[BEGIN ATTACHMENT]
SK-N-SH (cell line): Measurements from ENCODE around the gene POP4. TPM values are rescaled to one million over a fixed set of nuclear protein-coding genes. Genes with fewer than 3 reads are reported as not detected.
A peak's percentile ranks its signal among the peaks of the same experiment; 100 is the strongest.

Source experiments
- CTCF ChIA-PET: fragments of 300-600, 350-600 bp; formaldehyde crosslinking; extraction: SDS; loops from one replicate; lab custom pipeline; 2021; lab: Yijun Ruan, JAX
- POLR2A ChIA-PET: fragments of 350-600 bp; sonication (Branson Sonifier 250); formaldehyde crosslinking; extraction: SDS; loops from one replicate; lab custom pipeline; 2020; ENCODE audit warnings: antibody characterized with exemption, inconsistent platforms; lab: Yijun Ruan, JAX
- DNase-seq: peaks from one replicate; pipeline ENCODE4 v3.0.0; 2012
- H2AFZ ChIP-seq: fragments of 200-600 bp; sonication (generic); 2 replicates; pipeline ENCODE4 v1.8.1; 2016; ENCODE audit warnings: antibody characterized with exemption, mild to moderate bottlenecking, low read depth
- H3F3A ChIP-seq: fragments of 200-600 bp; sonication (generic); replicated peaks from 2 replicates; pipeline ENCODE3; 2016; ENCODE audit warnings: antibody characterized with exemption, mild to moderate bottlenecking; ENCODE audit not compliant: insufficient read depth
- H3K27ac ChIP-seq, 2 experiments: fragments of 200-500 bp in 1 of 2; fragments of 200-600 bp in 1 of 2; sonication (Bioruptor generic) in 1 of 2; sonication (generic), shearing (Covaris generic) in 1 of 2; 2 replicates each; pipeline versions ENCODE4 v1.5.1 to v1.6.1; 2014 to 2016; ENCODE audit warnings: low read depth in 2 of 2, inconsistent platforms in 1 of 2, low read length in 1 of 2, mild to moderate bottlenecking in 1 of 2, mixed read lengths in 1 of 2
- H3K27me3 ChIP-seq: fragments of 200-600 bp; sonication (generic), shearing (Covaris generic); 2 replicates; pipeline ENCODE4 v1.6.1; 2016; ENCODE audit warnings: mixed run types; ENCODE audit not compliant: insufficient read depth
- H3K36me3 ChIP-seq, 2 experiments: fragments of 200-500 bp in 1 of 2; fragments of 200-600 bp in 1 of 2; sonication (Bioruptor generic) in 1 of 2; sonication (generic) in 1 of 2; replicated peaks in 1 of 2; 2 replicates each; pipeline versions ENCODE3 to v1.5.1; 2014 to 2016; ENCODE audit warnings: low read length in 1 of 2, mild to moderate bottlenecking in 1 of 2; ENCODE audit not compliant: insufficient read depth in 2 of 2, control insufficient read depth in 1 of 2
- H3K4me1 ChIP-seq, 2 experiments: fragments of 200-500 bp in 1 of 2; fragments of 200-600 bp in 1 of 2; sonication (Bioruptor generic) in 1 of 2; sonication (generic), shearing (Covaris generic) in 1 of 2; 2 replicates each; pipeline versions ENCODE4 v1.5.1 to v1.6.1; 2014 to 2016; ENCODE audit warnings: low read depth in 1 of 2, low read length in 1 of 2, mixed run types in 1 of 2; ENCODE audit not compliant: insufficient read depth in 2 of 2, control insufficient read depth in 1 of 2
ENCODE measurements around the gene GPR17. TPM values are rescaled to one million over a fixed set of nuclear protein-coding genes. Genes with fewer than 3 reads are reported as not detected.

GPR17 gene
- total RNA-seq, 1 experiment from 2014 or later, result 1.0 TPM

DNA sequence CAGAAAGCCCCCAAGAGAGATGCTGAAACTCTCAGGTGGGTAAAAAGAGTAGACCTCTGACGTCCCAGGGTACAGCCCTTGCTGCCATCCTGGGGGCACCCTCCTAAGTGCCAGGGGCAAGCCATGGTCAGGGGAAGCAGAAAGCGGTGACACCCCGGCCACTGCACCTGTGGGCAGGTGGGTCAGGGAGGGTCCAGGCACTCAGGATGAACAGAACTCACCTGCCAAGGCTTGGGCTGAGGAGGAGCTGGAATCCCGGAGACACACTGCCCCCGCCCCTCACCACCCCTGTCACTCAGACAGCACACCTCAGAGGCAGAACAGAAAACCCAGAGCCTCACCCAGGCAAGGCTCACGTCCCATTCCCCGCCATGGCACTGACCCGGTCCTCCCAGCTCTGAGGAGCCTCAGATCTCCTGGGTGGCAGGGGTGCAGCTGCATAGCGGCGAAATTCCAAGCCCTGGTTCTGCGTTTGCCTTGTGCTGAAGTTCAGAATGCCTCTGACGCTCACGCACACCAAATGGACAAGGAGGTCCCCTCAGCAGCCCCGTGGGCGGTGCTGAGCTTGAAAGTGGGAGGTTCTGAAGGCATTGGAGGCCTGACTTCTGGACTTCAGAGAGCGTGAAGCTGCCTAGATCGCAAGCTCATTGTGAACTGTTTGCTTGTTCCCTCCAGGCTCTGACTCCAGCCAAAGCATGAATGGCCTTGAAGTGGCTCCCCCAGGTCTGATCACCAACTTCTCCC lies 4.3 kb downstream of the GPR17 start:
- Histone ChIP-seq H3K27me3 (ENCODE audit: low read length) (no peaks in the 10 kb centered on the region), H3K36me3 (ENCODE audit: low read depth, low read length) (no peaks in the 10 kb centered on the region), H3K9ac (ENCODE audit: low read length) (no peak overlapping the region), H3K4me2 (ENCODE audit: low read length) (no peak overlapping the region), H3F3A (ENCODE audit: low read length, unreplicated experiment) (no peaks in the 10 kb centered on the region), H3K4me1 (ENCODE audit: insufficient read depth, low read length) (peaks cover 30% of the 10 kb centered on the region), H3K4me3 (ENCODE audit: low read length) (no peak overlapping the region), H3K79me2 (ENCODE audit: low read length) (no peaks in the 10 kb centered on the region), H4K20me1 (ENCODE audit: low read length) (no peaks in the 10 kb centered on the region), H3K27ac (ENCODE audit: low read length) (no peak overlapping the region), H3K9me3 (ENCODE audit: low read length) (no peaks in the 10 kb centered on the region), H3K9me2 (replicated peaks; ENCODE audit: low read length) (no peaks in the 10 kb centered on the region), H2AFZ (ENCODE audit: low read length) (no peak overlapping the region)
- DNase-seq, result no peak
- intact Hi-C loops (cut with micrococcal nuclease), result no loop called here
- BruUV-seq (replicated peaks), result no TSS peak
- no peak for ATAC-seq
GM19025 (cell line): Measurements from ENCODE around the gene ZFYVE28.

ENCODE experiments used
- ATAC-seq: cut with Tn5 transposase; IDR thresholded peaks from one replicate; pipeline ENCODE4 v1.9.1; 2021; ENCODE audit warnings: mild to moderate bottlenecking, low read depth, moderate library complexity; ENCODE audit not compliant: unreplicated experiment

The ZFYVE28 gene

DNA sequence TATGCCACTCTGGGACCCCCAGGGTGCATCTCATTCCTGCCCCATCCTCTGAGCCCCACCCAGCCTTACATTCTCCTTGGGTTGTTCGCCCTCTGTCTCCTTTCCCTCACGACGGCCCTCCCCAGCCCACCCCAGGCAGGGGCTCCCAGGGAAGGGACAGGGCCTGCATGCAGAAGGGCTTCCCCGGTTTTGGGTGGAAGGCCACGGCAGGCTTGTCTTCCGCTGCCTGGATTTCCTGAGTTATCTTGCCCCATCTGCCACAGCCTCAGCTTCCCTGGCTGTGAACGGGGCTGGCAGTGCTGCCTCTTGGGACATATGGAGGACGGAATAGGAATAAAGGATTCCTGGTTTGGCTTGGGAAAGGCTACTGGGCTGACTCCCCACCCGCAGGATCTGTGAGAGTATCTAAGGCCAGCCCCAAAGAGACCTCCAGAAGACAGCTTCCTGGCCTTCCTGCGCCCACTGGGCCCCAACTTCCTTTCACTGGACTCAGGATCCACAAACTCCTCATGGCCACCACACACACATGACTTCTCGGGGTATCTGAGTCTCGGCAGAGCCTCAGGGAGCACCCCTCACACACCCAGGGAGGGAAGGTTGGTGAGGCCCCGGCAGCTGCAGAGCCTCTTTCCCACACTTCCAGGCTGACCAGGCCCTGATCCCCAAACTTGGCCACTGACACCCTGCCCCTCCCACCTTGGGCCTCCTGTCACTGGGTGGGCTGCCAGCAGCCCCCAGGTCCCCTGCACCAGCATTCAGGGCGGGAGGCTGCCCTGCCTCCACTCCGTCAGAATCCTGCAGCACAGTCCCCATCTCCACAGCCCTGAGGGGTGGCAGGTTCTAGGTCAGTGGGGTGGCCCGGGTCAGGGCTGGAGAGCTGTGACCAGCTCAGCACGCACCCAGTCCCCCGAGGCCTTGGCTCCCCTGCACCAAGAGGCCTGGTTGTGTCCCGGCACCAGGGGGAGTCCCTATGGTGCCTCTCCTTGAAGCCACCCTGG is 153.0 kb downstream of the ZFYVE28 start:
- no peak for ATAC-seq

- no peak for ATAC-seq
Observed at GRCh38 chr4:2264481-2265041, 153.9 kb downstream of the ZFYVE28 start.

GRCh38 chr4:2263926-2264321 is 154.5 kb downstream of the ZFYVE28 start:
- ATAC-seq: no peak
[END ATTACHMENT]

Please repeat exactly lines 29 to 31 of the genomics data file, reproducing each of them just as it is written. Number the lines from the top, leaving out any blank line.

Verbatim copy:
Observed at GRCh38 chr4:2264481-2265041, 153.9 kb downstream of the ZFYVE28 start.

GRCh38 chr4:2263926-2264321 is 154.5 kb downstream of the ZFYVE28 start:
- ATAC-seq: no peak